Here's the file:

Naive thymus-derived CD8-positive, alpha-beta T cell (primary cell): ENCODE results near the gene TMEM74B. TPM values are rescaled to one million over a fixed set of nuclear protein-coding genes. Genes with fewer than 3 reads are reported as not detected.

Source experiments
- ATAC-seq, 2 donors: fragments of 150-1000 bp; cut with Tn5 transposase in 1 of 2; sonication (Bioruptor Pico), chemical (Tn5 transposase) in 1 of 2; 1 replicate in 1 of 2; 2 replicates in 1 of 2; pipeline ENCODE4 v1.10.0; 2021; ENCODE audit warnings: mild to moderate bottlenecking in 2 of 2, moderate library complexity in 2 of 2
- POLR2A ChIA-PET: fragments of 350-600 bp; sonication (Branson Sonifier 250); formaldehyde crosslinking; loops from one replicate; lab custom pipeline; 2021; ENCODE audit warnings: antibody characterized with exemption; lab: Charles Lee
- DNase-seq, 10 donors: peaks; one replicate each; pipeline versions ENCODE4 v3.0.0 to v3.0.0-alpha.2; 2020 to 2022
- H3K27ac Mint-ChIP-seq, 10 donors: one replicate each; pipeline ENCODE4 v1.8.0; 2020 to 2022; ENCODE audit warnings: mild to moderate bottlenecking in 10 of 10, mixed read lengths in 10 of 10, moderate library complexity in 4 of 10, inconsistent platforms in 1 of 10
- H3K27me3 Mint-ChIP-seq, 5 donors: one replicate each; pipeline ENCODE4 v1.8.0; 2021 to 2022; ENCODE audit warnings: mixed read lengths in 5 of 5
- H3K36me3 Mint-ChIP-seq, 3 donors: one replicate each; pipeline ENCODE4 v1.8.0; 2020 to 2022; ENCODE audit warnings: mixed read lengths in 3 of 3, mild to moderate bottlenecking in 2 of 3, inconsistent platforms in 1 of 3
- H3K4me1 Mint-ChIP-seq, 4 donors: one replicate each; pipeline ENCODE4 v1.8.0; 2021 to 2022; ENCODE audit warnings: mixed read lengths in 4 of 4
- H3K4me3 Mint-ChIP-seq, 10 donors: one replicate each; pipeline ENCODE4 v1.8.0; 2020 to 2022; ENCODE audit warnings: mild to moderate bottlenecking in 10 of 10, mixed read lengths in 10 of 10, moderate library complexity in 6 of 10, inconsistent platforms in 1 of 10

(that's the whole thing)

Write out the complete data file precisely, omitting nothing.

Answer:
Naive thymus-derived CD8-positive, alpha-beta T cell (primary cell): ENCODE results near the gene TMEM74B. TPM values are rescaled to one million over a fixed set of nuclear protein-coding genes. Genes with fewer than 3 reads are reported as not detected.

Source experiments
- ATAC-seq, 2 donors: fragments of 150-1000 bp; cut with Tn5 transposase in 1 of 2; sonication (Bioruptor Pico), chemical (Tn5 transposase) in 1 of 2; 1 replicate in 1 of 2; 2 replicates in 1 of 2; pipeline ENCODE4 v1.10.0; 2021; ENCODE audit warnings: mild to moderate bottlenecking in 2 of 2, moderate library complexity in 2 of 2
- POLR2A ChIA-PET: fragments of 350-600 bp; sonication (Branson Sonifier 250); formaldehyde crosslinking; loops from one replicate; lab custom pipeline; 2021; ENCODE audit warnings: antibody characterized with exemption; lab: Charles Lee
- DNase-seq, 10 donors: peaks; one replicate each; pipeline versions ENCODE4 v3.0.0 to v3.0.0-alpha.2; 2020 to 2022
- H3K27ac Mint-ChIP-seq, 10 donors: one replicate each; pipeline ENCODE4 v1.8.0; 2020 to 2022; ENCODE audit warnings: mild to moderate bottlenecking in 10 of 10, mixed read lengths in 10 of 10, moderate library complexity in 4 of 10, inconsistent platforms in 1 of 10
- H3K27me3 Mint-ChIP-seq, 5 donors: one replicate each; pipeline ENCODE4 v1.8.0; 2021 to 2022; ENCODE audit warnings: mixed read lengths in 5 of 5
- H3K36me3 Mint-ChIP-seq, 3 donors: one replicate each; pipeline ENCODE4 v1.8.0; 2020 to 2022; ENCODE audit warnings: mixed read lengths in 3 of 3, mild to moderate bottlenecking in 2 of 3, inconsistent platforms in 1 of 3
- H3K4me1 Mint-ChIP-seq, 4 donors: one replicate each; pipeline ENCODE4 v1.8.0; 2021 to 2022; ENCODE audit warnings: mixed read lengths in 4 of 4
- H3K4me3 Mint-ChIP-seq, 10 donors: one replicate each; pipeline ENCODE4 v1.8.0; 2020 to 2022; ENCODE audit warnings: mild to moderate bottlenecking in 10 of 10, mixed read lengths in 10 of 10, moderate library complexity in 6 of 10, inconsistent platforms in 1 of 10